• Kutuzov walked slowly and languidly past thousands of eyes which were startin_rom their sockets to watch their chief. On reaching the third company h_uddenly stopped. His suite, not having expected this, involuntarily cam_loser to him.
  • "Ah, Timokhin!" said he, recognizing the red-nosed captain who had bee_eprimanded on account of the blue greatcoat.
  • One would have thought it impossible for a man to stretch himself more tha_imokhin had done when he was reprimanded by the regimental commander, but no_hat the commander in chief addressed him he drew himself up to such an exten_hat it seemed he could not have sustained it had the commander in chie_ontinued to look at him, and so Kutuzov, who evidently understood his cas_nd wished him nothing but good, quickly turned away, a scarcely perceptibl_mile flitting over his scarred and puffy face.
  • "Another Ismail comrade," said he. "A brave officer! Are you satisfied wit_im?" he asked the regimental commander.
  • And the latter—unconscious that he was being reflected in the hussar office_s in a looking glass—started, moved forward, and answered: "Highly satisfied, your excellency!"
  • "We all have our weaknesses," said Kutuzov smiling and walking away from him.
  • "He used to have a predilection for Bacchus."
  • The regimental commander was afraid he might be blamed for this and did no_nswer. The hussar at that moment noticed the face of the red-nosed captai_nd his drawn-in stomach, and mimicked his expression and pose with suc_xactitude that Nesvitski could not help laughing. Kutuzov turned round. Th_fficer evidently had complete control of his face, and while Kutuzov wa_urning managed to make a grimace and then assume a most serious, deferential, and innocent expression.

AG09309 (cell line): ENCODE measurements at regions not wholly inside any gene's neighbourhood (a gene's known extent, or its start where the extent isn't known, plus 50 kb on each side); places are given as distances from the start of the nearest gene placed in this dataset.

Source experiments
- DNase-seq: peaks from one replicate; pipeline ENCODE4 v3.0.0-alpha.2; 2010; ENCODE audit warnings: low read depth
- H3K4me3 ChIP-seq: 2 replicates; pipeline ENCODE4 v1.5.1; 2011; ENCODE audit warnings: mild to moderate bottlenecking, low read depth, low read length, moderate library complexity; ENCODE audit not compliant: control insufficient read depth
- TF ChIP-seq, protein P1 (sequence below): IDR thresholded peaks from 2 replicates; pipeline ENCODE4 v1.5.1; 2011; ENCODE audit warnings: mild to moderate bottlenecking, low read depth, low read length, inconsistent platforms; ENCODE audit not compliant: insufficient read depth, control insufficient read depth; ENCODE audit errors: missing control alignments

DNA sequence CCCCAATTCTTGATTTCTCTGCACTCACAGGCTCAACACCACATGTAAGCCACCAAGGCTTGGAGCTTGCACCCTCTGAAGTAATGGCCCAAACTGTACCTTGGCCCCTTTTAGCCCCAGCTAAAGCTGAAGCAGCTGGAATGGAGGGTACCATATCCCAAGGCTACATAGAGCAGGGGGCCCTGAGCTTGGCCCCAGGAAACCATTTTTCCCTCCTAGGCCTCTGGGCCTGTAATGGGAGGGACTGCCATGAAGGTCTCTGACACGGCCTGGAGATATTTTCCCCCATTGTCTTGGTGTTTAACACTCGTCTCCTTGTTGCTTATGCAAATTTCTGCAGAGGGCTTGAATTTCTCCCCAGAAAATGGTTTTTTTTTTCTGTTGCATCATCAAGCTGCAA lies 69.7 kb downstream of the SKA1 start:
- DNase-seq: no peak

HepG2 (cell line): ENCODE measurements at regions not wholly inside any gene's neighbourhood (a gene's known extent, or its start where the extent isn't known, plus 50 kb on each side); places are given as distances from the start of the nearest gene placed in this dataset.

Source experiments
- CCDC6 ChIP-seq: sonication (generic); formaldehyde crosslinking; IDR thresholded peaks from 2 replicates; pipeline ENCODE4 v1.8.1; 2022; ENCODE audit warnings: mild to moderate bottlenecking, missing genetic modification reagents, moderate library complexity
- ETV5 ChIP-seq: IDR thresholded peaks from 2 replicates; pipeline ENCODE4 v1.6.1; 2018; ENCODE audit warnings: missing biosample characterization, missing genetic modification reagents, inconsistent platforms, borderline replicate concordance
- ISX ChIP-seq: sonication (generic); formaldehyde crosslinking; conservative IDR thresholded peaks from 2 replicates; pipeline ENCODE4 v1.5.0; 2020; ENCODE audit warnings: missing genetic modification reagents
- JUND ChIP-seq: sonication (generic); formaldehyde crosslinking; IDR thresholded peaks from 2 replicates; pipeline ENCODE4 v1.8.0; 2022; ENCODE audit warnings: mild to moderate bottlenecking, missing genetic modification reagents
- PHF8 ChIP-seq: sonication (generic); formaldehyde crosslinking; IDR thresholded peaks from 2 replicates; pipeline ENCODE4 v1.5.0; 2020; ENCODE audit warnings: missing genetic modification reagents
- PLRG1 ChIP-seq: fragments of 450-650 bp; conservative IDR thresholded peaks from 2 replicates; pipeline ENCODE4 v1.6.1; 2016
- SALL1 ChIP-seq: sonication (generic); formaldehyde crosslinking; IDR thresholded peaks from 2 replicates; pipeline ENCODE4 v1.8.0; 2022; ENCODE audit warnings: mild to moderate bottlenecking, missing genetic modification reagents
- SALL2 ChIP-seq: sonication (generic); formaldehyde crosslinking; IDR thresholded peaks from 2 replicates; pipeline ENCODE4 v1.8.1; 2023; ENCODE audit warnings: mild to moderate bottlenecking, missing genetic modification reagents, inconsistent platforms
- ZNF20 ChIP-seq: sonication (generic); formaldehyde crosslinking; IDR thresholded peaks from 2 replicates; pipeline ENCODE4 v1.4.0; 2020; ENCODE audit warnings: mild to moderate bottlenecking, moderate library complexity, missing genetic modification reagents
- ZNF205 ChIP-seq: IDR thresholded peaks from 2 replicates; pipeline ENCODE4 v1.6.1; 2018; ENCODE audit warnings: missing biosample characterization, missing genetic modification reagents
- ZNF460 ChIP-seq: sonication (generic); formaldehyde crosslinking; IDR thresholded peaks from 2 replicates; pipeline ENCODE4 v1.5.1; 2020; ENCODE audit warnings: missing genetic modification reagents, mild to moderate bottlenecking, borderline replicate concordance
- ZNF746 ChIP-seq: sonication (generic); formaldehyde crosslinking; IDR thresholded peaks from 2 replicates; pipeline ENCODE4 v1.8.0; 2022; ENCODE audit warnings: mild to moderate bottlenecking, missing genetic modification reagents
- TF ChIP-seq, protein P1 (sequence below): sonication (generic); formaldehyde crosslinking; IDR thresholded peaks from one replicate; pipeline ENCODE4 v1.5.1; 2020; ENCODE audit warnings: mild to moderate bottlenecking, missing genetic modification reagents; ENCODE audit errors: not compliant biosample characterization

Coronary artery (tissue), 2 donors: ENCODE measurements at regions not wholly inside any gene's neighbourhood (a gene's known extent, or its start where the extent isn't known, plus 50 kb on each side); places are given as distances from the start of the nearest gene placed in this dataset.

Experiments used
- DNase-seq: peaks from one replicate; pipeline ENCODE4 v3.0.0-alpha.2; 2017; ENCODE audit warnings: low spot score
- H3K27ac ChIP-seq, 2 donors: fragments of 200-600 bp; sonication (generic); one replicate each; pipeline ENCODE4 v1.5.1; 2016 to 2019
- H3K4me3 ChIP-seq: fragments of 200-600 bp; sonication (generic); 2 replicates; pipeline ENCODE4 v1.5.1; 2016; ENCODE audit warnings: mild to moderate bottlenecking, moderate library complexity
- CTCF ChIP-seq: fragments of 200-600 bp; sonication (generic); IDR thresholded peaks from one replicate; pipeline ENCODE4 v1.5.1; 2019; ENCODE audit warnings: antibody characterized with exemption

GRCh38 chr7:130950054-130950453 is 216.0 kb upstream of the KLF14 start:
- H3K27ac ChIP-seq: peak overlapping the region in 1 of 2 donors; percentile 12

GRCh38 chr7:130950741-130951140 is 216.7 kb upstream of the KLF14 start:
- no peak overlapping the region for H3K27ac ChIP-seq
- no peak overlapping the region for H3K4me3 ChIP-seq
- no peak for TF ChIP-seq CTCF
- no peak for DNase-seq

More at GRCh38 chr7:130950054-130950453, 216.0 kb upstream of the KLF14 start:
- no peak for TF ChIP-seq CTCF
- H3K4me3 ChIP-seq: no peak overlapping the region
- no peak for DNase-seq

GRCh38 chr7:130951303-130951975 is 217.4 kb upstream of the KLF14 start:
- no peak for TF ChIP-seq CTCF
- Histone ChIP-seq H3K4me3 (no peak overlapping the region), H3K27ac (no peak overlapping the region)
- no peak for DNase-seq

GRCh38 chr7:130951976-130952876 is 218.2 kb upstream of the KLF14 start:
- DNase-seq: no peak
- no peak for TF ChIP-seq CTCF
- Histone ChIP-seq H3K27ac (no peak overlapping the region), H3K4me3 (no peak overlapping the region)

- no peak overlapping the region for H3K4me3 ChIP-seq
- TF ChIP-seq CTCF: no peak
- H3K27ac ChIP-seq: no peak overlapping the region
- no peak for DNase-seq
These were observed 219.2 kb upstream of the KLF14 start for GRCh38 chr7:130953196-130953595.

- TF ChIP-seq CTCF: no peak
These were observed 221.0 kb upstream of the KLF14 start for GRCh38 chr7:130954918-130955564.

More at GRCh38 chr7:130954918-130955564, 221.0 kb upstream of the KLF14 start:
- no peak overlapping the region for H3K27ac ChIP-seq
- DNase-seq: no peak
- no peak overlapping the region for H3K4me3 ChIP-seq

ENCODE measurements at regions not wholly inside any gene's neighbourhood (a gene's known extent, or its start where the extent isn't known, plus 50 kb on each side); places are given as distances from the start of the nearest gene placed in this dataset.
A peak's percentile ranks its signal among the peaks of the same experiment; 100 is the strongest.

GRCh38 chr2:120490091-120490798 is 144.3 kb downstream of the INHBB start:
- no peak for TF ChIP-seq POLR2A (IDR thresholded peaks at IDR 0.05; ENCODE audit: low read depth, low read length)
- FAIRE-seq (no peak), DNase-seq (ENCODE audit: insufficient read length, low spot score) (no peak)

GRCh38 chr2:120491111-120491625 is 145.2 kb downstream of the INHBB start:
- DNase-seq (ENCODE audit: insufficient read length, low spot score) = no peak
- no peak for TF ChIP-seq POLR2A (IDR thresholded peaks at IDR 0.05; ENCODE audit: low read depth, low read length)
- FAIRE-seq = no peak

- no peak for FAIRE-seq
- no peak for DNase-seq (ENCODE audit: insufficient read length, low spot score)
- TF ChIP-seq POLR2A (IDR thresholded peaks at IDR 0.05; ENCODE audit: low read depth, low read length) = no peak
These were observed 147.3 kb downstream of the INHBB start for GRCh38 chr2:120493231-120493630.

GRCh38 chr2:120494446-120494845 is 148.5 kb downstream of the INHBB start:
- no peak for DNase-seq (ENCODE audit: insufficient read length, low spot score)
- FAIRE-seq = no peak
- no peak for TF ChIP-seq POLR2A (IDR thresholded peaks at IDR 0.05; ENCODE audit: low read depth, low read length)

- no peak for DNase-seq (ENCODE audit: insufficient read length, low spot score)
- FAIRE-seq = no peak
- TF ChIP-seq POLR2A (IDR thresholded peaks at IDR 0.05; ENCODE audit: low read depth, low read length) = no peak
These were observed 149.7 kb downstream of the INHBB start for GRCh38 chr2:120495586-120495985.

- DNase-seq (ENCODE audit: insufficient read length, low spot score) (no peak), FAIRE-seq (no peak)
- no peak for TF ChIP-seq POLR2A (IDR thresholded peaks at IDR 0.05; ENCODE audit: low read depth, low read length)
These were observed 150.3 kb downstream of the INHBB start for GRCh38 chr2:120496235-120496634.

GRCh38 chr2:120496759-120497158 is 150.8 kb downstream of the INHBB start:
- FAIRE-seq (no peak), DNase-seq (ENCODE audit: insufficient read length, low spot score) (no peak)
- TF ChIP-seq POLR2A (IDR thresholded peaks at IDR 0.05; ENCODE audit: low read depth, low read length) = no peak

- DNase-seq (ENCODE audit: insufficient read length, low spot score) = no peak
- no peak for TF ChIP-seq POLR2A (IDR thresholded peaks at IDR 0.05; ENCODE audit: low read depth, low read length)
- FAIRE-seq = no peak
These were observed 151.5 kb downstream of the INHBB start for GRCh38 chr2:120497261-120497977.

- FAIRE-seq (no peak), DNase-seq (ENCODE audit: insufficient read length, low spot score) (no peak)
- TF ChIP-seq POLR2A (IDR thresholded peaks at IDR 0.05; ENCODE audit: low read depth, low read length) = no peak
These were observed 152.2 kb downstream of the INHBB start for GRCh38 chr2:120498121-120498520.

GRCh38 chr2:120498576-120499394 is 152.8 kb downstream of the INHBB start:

• The third company was the last, and Kutuzov pondered, apparently trying t_ecollect something. Prince Andrew stepped forward from among the suite an_aid in French:
  • "You told me to remind you of the officer Dolokhov, reduced to the ranks i_his regiment."
  • "Where is Dolokhov?" asked Kutuzov.
  • Dolokhov, who had already changed into a soldier's gray greatcoat, did no_ait to be called. The shapely figure of the fair-haired soldier, with hi_lear blue eyes, stepped forward from the ranks, went up to the commander i_hief, and presented arms.
  • "Have you a complaint to make?" Kutuzov asked with a slight frown.
  • "This is Dolokhov," said Prince Andrew.
  • "Ah!" said Kutuzov. "I hope this will be a lesson to you. Do your duty. Th_mperor is gracious, and I shan't forget you if you deserve well."
  • The clear blue eyes looked at the commander in chief just as boldly as the_ad looked at the regimental commander, seeming by their expression to tea_pen the veil of convention that separates a commander in chief so widely fro_ private.
  • "One thing I ask of your excellency," Dolokhov said in his firm, ringing, deliberate voice. "I ask an opportunity to atone for my fault and prove m_evotion to His Majesty the Emperor and to Russia!"